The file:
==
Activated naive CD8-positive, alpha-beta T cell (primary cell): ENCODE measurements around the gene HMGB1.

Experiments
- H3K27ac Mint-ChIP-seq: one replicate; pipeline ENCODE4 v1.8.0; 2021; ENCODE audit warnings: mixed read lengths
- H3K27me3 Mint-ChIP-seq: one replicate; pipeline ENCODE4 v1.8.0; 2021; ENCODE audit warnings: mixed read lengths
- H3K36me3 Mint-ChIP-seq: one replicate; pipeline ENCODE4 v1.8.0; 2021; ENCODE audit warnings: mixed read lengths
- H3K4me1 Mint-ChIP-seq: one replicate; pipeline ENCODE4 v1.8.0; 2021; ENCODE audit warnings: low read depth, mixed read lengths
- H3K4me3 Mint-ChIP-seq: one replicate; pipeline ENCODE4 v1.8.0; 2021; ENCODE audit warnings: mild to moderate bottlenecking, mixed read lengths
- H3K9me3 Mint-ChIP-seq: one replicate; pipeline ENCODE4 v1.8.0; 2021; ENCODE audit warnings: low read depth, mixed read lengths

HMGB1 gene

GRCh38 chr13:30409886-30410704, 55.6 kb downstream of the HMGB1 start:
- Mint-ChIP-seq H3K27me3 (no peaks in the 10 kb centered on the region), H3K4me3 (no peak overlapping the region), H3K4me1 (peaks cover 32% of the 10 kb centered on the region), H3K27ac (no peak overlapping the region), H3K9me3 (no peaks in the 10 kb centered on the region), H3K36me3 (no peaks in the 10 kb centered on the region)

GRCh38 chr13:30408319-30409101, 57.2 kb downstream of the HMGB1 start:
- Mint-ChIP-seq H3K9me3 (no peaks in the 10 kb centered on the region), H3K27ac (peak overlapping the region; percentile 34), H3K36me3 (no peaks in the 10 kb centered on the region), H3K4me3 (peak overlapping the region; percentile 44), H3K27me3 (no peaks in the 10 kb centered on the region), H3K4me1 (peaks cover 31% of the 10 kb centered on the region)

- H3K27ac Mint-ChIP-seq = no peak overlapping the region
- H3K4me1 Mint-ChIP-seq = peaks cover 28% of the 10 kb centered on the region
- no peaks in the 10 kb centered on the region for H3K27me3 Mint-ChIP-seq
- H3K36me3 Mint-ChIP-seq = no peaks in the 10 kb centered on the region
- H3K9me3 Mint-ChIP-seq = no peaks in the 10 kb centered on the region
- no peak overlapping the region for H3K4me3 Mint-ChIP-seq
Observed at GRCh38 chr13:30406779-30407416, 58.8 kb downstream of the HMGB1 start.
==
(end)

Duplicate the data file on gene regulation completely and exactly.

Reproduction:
Activated naive CD8-positive, alpha-beta T cell (primary cell): ENCODE measurements around the gene HMGB1.

Experiments
- H3K27ac Mint-ChIP-seq: one replicate; pipeline ENCODE4 v1.8.0; 2021; ENCODE audit warnings: mixed read lengths
- H3K27me3 Mint-ChIP-seq: one replicate; pipeline ENCODE4 v1.8.0; 2021; ENCODE audit warnings: mixed read lengths
- H3K36me3 Mint-ChIP-seq: one replicate; pipeline ENCODE4 v1.8.0; 2021; ENCODE audit warnings: mixed read lengths
- H3K4me1 Mint-ChIP-seq: one replicate; pipeline ENCODE4 v1.8.0; 2021; ENCODE audit warnings: low read depth, mixed read lengths
- H3K4me3 Mint-ChIP-seq: one replicate; pipeline ENCODE4 v1.8.0; 2021; ENCODE audit warnings: mild to moderate bottlenecking, mixed read lengths
- H3K9me3 Mint-ChIP-seq: one replicate; pipeline ENCODE4 v1.8.0; 2021; ENCODE audit warnings: low read depth, mixed read lengths

HMGB1 gene

GRCh38 chr13:30409886-30410704, 55.6 kb downstream of the HMGB1 start:
- Mint-ChIP-seq H3K27me3 (no peaks in the 10 kb centered on the region), H3K4me3 (no peak overlapping the region), H3K4me1 (peaks cover 32% of the 10 kb centered on the region), H3K27ac (no peak overlapping the region), H3K9me3 (no peaks in the 10 kb centered on the region), H3K36me3 (no peaks in the 10 kb centered on the region)

GRCh38 chr13:30408319-30409101, 57.2 kb downstream of the HMGB1 start:
- Mint-ChIP-seq H3K9me3 (no peaks in the 10 kb centered on the region), H3K27ac (peak overlapping the region; percentile 34), H3K36me3 (no peaks in the 10 kb centered on the region), H3K4me3 (peak overlapping the region; percentile 44), H3K27me3 (no peaks in the 10 kb centered on the region), H3K4me1 (peaks cover 31% of the 10 kb centered on the region)

- H3K27ac Mint-ChIP-seq = no peak overlapping the region
- H3K4me1 Mint-ChIP-seq = peaks cover 28% of the 10 kb centered on the region
- no peaks in the 10 kb centered on the region for H3K27me3 Mint-ChIP-seq
- H3K36me3 Mint-ChIP-seq = no peaks in the 10 kb centered on the region
- H3K9me3 Mint-ChIP-seq = no peaks in the 10 kb centered on the region
- no peak overlapping the region for H3K4me3 Mint-ChIP-seq
Observed at GRCh38 chr13:30406779-30407416, 58.8 kb downstream of the HMGB1 start.